Tom Herman’s first spring game at Texas has come and gone, and now we, the fans have four and a half months of wanting, waiting, and analyzing before we get to see our beloved Burnt Orange in action again.
The main takeaway from this game was that it was uneventful. Sure, we got to see the dynamic combination that Shane Buechele and Collin Johnson are becoming on display for the first time in the Tom Herman era, but that has already been discussed in depth, so I am not going to analyze that any further. If I’m a Big 12 defensive coordinator, I’m extremely nervous about that combination after watching this game.
Aside from that, there are really no major takeaways from the Easter weekend affair, but I will do my best to garner some analysis from what was displayed on Saturday.
Analyzing these spring games is an extremely difficult task.
There are several reasons behind this; the first being that both the offense and defense bring a greatly simplified playbook to the inter-squad matchup. What we saw on Saturday was just a shell of Tim Beck’s offensive playbook. This is understandable, as Beck wants to get enough insight to evaluate the talent he has and improve his player’s performance without giving Maryland the advantage of seeing his entire hand on display. One advantage he has in his first year working with Herman is that teams don’t have a full understanding of what the offense will look like, and will have to piece together an idea based on film from Ohio State and Houston games. Providing them more insight than a few vanilla passing plays would reduce that advantage and is really unnecessary in the scope of this scrimmage.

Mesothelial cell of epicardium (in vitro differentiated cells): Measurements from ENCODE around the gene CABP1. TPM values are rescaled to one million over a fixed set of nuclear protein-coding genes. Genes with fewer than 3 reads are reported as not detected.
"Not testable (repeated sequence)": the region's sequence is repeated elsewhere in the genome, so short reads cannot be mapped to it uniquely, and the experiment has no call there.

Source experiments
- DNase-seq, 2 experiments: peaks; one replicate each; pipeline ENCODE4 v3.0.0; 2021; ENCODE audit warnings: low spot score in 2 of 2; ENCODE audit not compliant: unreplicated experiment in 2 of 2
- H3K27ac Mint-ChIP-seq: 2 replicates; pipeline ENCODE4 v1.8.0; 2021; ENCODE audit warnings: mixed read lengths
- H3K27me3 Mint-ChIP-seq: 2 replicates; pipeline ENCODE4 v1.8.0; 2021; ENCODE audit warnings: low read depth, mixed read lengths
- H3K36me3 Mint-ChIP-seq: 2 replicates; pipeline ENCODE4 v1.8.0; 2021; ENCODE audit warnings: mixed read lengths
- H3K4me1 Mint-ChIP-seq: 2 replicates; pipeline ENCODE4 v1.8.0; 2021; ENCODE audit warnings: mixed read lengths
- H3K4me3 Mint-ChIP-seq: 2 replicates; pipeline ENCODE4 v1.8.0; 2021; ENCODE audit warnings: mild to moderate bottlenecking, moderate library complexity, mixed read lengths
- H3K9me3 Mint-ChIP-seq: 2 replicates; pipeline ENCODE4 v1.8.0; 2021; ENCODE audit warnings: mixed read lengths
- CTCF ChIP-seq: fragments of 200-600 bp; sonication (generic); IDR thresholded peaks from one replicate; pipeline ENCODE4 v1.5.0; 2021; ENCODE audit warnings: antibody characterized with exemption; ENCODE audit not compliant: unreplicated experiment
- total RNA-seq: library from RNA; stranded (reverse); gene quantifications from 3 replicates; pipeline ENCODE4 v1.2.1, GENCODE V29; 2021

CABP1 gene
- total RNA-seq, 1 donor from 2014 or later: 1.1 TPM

Another factor which limits the ability for analysis of these types of competitions is that the first teamers are competing against the second teamers. That begs the question as to whether the ones are performing really well or the twos are just that bad or vice versa. What we did see is at this point, the defense is surely ahead of the offense in execution, both ones and twos, but that’s to be expected at this point in the installation process and will likely be the case when Texas takes on Maryland on September 2, as well.
Lastly, Texas featured a backfield consisting of only one scholarship running back, who has only been on campus for three months. Carter looked good at times, but struggled with ball security; one of Tom Herman’s major points of emphasis. This can be expected from a true freshman who is not used to the physicality of Division 1 college football, however, it is a problem nonetheless.